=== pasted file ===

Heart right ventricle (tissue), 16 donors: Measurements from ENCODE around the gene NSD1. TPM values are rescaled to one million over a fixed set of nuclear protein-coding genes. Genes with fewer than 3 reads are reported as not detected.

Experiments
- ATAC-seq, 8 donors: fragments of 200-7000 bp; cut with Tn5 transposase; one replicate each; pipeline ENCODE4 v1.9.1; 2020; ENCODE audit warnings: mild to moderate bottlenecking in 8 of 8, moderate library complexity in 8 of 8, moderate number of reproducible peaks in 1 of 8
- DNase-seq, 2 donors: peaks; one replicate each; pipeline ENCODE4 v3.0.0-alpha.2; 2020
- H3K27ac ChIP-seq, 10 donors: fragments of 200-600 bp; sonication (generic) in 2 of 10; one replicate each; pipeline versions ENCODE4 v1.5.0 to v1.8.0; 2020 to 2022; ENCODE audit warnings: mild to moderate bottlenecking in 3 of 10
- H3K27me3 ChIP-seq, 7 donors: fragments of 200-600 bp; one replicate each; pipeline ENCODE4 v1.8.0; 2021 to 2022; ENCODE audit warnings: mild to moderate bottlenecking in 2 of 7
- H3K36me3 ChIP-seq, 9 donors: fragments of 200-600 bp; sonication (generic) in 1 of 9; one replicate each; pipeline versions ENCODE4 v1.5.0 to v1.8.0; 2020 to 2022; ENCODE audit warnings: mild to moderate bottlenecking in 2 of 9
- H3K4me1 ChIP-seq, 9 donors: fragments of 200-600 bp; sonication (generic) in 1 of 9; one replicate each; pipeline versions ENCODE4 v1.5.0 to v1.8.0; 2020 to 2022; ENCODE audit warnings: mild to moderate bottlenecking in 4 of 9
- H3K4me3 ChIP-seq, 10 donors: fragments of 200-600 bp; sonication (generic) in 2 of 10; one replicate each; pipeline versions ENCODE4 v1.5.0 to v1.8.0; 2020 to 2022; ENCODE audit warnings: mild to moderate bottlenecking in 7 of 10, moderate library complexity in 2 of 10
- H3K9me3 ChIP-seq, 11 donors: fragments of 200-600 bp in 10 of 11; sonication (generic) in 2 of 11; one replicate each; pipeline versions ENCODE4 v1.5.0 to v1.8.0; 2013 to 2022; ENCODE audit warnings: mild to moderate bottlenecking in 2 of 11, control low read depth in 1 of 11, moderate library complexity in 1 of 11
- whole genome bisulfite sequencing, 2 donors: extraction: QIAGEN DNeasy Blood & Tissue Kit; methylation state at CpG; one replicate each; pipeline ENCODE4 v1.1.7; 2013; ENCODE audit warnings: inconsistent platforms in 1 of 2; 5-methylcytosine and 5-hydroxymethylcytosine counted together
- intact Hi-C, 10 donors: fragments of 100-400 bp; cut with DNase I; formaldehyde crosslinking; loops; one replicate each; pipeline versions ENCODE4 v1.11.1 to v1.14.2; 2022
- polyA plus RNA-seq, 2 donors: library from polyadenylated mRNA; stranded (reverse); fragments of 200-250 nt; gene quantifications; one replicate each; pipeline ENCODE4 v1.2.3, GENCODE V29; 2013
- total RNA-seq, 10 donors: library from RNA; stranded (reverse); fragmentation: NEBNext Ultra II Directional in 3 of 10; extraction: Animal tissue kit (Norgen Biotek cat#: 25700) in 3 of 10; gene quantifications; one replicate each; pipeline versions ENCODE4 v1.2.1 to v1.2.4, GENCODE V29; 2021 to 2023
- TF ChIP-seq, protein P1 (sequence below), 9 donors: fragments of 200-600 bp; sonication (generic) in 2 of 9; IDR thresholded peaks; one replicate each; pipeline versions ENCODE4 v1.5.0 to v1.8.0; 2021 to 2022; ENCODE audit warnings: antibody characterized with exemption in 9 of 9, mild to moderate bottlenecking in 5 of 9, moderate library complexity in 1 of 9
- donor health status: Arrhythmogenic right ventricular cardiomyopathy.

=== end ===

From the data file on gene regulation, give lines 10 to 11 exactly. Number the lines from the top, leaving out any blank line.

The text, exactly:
- H3K9me3 ChIP-seq, 11 donors: fragments of 200-600 bp in 10 of 11; sonication (generic) in 2 of 11; one replicate each; pipeline versions ENCODE4 v1.5.0 to v1.8.0; 2013 to 2022; ENCODE audit warnings: mild to moderate bottlenecking in 2 of 11, control low read depth in 1 of 11, moderate library complexity in 1 of 11
- whole genome bisulfite sequencing, 2 donors: extraction: QIAGEN DNeasy Blood & Tissue Kit; methylation state at CpG; one replicate each; pipeline ENCODE4 v1.1.7; 2013; ENCODE audit warnings: inconsistent platforms in 1 of 2; 5-methylcytosine and 5-hydroxymethylcytosine counted together